This might sound strange, but I'm enjoying being back
Naturally, Kubica has adjusted his expectations. “You have to,” he insists. “You have to accept it and then react to the situation you find yourself in.” Does he have any regrets about signing the race deal? “No, why should I?” he replies frankly. “This might sound strange, but I’m enjoying being back. It’s probably because I was away for a long time. I know we
are struggling, and we are slow, and the races are difficult, but I enjoy it.
“I know where I have come from, what I have done to be here. It wasn’t easy. Sometimes, from difficult situations you can still find the positive, although for most people it's not an easy thing to do. I have to make sure that I improve as a driver. I have learned a lot. Now I have to try to build up better performance in myself and I have to improve. It’s something I’m looking forward to.”
One-time race winner Kubica is renowned for his strong and focused technical feedback – it’s one of the reasons Williams signed him as a reserve and development driver last year and then as a race driver this year. He drives the team forward with his commitment and a willingness to get involved behind the scenes, offering insight and experience garnered from his time at BMW Sauber and Renault.
He admits there are limits to what he can do – “[the drivers] cannot design and build new parts” – but he and team mate George Russell “have a clear vision of what is going on” and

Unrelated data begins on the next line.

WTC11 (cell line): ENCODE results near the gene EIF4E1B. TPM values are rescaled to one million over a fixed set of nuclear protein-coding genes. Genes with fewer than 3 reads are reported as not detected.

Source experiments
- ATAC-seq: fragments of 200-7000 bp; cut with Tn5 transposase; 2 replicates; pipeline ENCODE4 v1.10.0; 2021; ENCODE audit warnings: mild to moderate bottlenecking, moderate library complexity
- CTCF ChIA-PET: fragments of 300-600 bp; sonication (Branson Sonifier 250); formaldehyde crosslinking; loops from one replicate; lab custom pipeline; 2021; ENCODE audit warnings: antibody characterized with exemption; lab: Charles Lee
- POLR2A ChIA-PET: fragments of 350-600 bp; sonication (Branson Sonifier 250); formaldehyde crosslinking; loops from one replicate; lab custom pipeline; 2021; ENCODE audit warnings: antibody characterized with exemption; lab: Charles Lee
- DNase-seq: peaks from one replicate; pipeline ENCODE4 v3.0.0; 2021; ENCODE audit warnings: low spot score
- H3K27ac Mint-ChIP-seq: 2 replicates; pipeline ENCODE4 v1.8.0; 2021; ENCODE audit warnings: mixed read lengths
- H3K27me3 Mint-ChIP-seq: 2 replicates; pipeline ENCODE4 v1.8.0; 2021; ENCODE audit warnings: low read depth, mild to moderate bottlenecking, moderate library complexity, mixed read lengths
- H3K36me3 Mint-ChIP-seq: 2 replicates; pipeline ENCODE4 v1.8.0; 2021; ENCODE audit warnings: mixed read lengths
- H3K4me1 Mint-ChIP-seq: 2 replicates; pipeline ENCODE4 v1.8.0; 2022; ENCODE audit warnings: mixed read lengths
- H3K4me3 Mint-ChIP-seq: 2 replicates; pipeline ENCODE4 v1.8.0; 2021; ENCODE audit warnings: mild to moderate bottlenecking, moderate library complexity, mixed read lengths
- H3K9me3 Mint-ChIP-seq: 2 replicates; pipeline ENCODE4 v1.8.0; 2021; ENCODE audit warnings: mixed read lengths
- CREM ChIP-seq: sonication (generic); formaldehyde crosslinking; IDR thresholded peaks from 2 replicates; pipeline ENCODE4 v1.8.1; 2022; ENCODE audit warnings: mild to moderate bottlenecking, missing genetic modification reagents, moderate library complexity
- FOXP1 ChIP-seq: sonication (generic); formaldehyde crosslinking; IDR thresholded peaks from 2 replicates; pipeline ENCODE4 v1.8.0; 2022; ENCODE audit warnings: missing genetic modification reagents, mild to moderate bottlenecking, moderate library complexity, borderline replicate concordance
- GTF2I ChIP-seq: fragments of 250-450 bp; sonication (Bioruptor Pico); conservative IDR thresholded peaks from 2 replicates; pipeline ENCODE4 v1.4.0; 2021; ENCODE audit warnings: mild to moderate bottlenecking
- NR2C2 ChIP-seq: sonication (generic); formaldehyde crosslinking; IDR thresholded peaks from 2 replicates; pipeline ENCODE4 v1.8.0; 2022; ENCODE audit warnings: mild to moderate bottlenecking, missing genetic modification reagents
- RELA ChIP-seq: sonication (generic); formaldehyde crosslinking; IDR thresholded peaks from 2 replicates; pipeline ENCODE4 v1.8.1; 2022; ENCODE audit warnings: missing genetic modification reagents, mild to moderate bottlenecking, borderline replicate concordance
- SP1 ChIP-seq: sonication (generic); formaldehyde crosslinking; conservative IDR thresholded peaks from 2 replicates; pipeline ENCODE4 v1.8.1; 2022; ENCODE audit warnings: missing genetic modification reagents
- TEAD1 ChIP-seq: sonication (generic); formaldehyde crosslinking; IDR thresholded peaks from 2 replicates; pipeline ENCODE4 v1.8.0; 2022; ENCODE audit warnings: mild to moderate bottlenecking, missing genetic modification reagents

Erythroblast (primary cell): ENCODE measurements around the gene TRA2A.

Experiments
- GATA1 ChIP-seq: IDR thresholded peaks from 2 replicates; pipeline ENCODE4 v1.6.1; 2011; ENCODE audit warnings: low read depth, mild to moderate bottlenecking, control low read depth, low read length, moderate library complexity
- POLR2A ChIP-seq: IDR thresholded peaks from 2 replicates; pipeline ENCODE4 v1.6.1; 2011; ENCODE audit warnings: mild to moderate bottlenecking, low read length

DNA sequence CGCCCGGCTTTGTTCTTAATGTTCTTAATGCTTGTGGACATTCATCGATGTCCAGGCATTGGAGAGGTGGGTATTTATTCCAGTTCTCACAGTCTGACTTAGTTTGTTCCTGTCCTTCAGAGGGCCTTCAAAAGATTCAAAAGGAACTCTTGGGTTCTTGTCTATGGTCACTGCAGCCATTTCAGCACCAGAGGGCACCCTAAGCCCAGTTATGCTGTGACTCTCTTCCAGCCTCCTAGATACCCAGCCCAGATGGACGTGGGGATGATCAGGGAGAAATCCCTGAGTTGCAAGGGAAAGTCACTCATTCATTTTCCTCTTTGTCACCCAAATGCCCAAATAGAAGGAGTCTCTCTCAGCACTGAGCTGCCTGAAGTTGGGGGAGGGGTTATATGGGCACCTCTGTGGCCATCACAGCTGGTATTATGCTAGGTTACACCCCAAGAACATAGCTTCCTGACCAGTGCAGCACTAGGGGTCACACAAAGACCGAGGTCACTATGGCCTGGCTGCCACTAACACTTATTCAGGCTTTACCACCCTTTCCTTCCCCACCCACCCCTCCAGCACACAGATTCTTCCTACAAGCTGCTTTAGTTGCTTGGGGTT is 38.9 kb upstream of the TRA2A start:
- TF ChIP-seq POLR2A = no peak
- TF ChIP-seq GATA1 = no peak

therefore can “give feedback as precise as we are able”.
Instead, he focuses on being there and offering his assistance where he can be of use. “It’s good to be involved,” he says. “This is the other reason I am here. I’m happy to help, happy to get involved if I’m asked. But it’s also the right thing to let everyone get on with their own jobs and step back when needs be. In the end, you have very little influence.
"No one in the team is happy about the situation, and we would all like to see Williams further up the grid. It would be good to have less to worry about – that would make me feel far more comfortable and would allow me to focus more on performance. That's really what we need.”
Despite the disappointing reality that Williams are at the back of the field, Kubica remains remarkably positive about their current situation and the future. “I’m not frustrated, honestly,” he says. “All of us are trying to do our best with what we have but when you see such a big offset in car behaviour and you know it’s limiting you a lot as a driver, it’s difficult. On the other hand, it’s a good thing that this has happened now, and that we can try to understand what is going on at this stage of the season. We need to find a solution and hopefully it will take less time than we think.”
Dr Riccardo Ceccarelli, a specialist in sports medicine at Formula Medicine, where Kubica began his rehabilitation following his rally accident, has championed the Pole’s mental toughness. He reckons that skill is why “he is the only driver able to drive a F1 car with the physical limitation that he has”.
It’s that toughness, combined with his unwavering positive outlook, which puts Kubica in the box seat to come out on top of what is a very different challenge to the one he signed up for.